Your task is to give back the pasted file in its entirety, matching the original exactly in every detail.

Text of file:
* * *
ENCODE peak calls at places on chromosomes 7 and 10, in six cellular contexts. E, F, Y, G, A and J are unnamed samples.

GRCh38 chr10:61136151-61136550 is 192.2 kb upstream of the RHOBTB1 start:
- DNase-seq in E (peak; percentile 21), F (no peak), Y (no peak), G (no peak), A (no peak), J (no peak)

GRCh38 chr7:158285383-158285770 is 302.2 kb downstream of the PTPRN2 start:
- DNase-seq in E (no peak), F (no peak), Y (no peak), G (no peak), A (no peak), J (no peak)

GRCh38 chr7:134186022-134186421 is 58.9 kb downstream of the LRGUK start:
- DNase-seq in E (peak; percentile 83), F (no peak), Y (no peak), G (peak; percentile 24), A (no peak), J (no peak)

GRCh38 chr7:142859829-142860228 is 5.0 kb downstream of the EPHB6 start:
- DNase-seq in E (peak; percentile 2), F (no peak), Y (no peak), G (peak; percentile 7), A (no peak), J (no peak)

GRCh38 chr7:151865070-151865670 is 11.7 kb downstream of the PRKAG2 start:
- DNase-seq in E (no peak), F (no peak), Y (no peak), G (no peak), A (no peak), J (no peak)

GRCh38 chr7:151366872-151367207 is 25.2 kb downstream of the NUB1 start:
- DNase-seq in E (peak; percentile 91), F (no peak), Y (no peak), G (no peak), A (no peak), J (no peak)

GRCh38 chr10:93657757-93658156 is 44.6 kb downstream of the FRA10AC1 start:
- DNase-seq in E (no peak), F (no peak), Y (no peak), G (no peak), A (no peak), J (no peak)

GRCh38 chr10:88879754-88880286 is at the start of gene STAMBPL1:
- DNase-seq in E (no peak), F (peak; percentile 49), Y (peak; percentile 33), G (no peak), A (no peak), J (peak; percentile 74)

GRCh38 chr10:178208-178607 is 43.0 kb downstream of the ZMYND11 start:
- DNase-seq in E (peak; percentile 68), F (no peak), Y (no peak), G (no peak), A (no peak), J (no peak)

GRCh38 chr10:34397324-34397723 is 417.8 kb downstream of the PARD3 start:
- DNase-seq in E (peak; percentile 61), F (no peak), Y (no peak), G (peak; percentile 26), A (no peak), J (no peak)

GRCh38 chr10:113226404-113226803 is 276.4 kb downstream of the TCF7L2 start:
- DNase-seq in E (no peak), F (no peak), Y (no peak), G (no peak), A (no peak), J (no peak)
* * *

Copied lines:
ENCODE peak calls at places on chromosomes 7 and 10, in six cellular contexts. E, F, Y, G, A and J are unnamed samples.

GRCh38 chr10:61136151-61136550 is 192.2 kb upstream of the RHOBTB1 start:
- DNase-seq in E (peak; percentile 21), F (no peak), Y (no peak), G (no peak), A (no peak), J (no peak)

GRCh38 chr7:158285383-158285770 is 302.2 kb downstream of the PTPRN2 start:
- DNase-seq in E (no peak), F (no peak), Y (no peak), G (no peak), A (no peak), J (no peak)

GRCh38 chr7:134186022-134186421 is 58.9 kb downstream of the LRGUK start:
- DNase-seq in E (peak; percentile 83), F (no peak), Y (no peak), G (peak; percentile 24), A (no peak), J (no peak)

GRCh38 chr7:142859829-142860228 is 5.0 kb downstream of the EPHB6 start:
- DNase-seq in E (peak; percentile 2), F (no peak), Y (no peak), G (peak; percentile 7), A (no peak), J (no peak)

GRCh38 chr7:151865070-151865670 is 11.7 kb downstream of the PRKAG2 start:
- DNase-seq in E (no peak), F (no peak), Y (no peak), G (no peak), A (no peak), J (no peak)

GRCh38 chr7:151366872-151367207 is 25.2 kb downstream of the NUB1 start:
- DNase-seq in E (peak; percentile 91), F (no peak), Y (no peak), G (no peak), A (no peak), J (no peak)

GRCh38 chr10:93657757-93658156 is 44.6 kb downstream of the FRA10AC1 start:
- DNase-seq in E (no peak), F (no peak), Y (no peak), G (no peak), A (no peak), J (no peak)

GRCh38 chr10:88879754-88880286 is at the start of gene STAMBPL1:
- DNase-seq in E (no peak), F (peak; percentile 49), Y (peak; percentile 33), G (no peak), A (no peak), J (peak; percentile 74)

GRCh38 chr10:178208-178607 is 43.0 kb downstream of the ZMYND11 start:
- DNase-seq in E (peak; percentile 68), F (no peak), Y (no peak), G (no peak), A (no peak), J (no peak)

GRCh38 chr10:34397324-34397723 is 417.8 kb downstream of the PARD3 start:
- DNase-seq in E (peak; percentile 61), F (no peak), Y (no peak), G (peak; percentile 26), A (no peak), J (no peak)

GRCh38 chr10:113226404-113226803 is 276.4 kb downstream of the TCF7L2 start:
- DNase-seq in E (no peak), F (no peak), Y (no peak), G (no peak), A (no peak), J (no peak)